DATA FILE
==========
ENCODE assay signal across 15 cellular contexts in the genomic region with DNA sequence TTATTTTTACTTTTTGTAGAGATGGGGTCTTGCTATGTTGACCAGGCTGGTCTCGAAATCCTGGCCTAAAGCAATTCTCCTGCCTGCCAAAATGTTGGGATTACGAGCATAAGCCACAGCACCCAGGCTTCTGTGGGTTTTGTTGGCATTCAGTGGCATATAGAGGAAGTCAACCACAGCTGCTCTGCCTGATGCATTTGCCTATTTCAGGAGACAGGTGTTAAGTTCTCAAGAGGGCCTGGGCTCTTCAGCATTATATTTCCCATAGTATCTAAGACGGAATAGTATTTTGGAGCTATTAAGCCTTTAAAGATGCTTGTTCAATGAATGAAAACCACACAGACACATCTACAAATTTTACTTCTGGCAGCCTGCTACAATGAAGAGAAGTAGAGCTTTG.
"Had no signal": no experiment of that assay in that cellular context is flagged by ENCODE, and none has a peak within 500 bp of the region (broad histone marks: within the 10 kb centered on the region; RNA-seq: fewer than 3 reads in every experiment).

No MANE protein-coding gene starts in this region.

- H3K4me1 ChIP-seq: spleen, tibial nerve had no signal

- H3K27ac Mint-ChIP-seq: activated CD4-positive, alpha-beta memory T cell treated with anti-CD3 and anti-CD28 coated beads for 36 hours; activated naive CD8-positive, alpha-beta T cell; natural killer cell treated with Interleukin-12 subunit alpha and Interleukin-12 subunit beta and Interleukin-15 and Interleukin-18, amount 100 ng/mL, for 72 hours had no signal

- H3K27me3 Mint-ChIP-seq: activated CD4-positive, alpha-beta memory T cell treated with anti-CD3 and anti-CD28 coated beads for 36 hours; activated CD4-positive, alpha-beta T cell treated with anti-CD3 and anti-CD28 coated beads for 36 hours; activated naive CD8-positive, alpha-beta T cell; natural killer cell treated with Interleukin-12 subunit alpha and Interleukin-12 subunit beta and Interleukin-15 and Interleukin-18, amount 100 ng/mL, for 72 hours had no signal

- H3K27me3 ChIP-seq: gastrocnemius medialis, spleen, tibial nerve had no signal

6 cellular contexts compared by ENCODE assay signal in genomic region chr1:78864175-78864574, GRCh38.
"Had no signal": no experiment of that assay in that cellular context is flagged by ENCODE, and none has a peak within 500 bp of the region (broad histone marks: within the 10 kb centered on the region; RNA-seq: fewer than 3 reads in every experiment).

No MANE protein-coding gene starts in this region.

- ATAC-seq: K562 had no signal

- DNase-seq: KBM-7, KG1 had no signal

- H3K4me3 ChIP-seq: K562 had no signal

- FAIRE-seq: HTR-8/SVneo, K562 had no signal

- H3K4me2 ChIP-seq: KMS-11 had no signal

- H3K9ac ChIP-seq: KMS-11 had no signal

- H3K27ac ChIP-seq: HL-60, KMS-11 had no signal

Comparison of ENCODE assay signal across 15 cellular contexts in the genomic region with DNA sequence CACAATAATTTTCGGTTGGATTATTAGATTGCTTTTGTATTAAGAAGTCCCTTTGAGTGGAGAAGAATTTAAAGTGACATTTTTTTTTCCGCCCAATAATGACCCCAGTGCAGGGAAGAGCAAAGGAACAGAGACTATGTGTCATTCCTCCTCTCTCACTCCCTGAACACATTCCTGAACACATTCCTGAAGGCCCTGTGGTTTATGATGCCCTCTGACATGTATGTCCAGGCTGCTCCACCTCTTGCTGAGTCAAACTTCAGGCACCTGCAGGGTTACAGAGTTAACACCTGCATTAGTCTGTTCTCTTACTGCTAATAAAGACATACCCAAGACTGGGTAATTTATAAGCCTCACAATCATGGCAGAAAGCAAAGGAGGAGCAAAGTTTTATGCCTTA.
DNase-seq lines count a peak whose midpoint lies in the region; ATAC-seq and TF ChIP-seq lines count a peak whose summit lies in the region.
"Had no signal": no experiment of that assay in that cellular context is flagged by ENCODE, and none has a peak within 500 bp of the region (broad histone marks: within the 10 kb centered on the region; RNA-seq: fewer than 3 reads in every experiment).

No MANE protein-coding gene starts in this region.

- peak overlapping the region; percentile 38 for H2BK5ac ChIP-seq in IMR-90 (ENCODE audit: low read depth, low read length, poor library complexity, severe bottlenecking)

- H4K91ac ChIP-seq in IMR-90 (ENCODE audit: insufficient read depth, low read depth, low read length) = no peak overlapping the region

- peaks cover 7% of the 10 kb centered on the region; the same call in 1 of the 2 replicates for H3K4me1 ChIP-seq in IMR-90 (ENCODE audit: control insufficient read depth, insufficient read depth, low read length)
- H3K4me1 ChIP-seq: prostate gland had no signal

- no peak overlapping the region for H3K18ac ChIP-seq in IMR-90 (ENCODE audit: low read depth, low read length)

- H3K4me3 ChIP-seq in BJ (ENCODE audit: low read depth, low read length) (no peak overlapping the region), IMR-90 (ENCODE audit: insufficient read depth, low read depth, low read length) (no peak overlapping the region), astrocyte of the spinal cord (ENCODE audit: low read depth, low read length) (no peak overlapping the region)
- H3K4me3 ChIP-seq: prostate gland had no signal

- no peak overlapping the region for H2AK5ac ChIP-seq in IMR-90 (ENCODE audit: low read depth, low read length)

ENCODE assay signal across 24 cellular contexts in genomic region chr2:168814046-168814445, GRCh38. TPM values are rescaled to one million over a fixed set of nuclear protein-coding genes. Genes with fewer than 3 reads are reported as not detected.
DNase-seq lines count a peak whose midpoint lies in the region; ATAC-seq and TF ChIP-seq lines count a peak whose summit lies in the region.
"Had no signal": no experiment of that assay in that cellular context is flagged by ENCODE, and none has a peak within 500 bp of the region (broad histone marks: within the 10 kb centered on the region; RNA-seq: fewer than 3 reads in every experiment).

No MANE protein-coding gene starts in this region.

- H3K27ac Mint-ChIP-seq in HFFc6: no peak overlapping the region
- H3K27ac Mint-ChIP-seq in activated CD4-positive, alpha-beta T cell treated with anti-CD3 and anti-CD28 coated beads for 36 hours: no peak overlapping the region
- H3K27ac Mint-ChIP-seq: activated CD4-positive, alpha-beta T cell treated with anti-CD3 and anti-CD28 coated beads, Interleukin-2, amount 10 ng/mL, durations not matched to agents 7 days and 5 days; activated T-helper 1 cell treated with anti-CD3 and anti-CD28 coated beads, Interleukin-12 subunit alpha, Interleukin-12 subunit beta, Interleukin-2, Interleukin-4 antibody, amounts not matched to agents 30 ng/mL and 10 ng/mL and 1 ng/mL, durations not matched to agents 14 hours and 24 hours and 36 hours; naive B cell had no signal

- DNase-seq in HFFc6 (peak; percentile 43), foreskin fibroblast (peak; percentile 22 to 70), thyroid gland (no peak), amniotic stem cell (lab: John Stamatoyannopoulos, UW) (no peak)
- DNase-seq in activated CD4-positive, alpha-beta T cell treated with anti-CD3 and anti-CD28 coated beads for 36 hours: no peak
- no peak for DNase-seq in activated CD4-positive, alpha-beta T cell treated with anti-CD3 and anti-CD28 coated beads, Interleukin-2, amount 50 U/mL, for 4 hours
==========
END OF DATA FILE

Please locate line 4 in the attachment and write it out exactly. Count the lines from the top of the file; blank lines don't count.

- H3K4me1 ChIP-seq: spleen, tibial nerve had no signal